NACCHO political alert: Complacent parties taking eye off the ball in Aboriginal health

Question Time in the House of Representatives

This time next week Tony Abbott could be the PM and Peter Dutton Health Minister but:

Closing the health gap between Indigenous and non-Indigenous Australians should be one of the highest priorities for government. Yet Indigenous health has barely been mentioned by either major party during this campaign.


NACCHO chairman Justin Mohamed says the only thing missing is political attention, with indigenous health hardly mentioned so far in the federal election campaign. At the National Press Club Health debate last week Peter Dutton announced that Tony Abbott would be making an announcement before Saturday about Aboriginal health but so far nothing.

“I think to be honest both parties at different times do talk about Aboriginal community control, do talk about Aboriginal health, but I think what we’re seeing in the election process at the moment is that I would like to see more of the parties to let us know what their platform is or what their thoughts are around Aboriginal health, not just health in general.”

Mr Mohamed argues that Aboriginal community-controlled health bodies have proven their expertise and efficiency, and whoever wins government on September 7 must show greater faith in the sector.

Press release from Australian Healthcare Reform Alliance (AHCRA).

Health care is one of the most important issues to voters at this election but the policies of both major parties fail to deliver on key measures, according to the Australian Healthcare Reform Alliance (AHCRA). “Whilst there are some valuable initiatives from both sides, they fail to add up to a genuine effort to address the scale of the current health system problems.

There is insufficient action to address serious inequities in health and health care or longer term problems – they have taken their eye of the ball,” said Tony McBride, AHCRA chair.

“Closing the health gap between Indigenous and non-Indigenous Australians should be one of the highest priorities for government. Yet Indigenous health has barely been mentioned by either major party during this campaign.

“The current Labor Government has introduced some promising reforms, such as Medicare Locals and national funding of children’s dental services and more public adult services, a move that will address inequities. AHCRA therefore welcomes the Coalition’s broad support for these positive reforms, but is very concerned that there are too few details of how they will be progressed if they win power.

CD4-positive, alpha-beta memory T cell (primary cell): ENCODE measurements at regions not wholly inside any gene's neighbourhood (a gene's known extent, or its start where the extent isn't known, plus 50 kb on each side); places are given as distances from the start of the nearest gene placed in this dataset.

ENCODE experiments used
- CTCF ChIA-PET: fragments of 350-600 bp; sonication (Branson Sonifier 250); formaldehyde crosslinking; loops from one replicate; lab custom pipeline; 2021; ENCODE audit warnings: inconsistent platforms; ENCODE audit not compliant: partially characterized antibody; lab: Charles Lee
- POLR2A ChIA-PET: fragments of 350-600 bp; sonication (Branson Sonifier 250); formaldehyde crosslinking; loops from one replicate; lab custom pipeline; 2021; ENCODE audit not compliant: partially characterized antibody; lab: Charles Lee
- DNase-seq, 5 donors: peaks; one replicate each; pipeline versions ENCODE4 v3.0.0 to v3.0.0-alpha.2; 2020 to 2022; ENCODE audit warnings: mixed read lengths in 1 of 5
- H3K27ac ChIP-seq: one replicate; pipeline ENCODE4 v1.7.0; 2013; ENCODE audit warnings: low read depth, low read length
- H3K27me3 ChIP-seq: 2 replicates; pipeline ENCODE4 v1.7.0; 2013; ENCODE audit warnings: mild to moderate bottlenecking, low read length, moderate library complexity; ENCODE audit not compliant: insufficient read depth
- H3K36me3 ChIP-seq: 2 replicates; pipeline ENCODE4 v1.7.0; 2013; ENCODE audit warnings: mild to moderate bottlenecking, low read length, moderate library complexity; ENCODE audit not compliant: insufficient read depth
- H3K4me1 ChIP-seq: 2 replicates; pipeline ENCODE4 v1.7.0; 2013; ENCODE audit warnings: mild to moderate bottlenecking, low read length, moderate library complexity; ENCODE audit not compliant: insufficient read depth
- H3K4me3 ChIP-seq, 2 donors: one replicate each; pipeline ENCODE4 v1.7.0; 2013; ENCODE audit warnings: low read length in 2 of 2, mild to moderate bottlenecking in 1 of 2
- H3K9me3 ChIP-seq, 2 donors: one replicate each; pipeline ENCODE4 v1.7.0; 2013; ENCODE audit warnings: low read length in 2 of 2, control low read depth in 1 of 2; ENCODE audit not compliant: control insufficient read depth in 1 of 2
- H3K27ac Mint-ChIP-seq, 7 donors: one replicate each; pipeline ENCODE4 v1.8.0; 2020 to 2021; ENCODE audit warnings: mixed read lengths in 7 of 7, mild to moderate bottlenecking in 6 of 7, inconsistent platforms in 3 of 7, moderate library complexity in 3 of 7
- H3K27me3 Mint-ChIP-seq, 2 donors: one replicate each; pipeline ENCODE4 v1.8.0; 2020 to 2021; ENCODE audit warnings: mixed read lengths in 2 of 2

“Another major threat to our health system is the increasingly high co-payments faced by people when accessing care. Unless co-payments are addressed, they will continue to be a severe barrier that undermines the equity and universality of health programs such as Medicare and reverses any gains made by the reform process.

“Most importantly, neither major party has their eyes on the future and on how the looming health funding crisis in the next decade can be avoided as health care costs escalate. Neither party has a robust plan to keep people well and out of hospital by supporting prevention, by seriously addressing the social determinants of health that cause so much ill-health or by effectively managing chronic disease in the community. Without such action, the pressure on hospitals will simply grow to unaffordable levels and society as a whole and health care will become increasingly inequitable.

AHCRA welcomes Labor’s commitments to mental health, medical research, and better stroke care. But overall its initiatives and vision are far too modest.

AHCRA welcomes the Coalition’s significant investment in support for general practice teaching and the 500 additional nursing and allied health scholarships for students and health professionals in areas of need. AHCRA also supports the Coalition’s more detailed plans for mental health research and other initiatives to improve care, especially for young people. However it is concerned about the

Coalition’s plans to hand back hospitals to local rather than regional boards which will not serve consumers’ needs for a highly integrated system unless there is a universal commitment to consumer-centred care. Additionally the plan to restore the private health insurance rebate to the wealthiest Australians makes no financial or health policy sense given the take up of private health insurance has actually increased since the rebate was cut.

AHCRA strongly supports the Greens’ universal dental plan but disappointingly even they do not place health among their top ten policies.

Mr McBride called on both major parties to “address the holes in your health policies before the 7th September and commit to building on the early gains of the reform agenda. Deliver a world class health system for Australia’s future that is effective and financially sustainable by addressing equity and focussing much more on prevention and primary health care” he concluded.


Tony McBride, Chair, 0407 531 468;

Bruce Simmons

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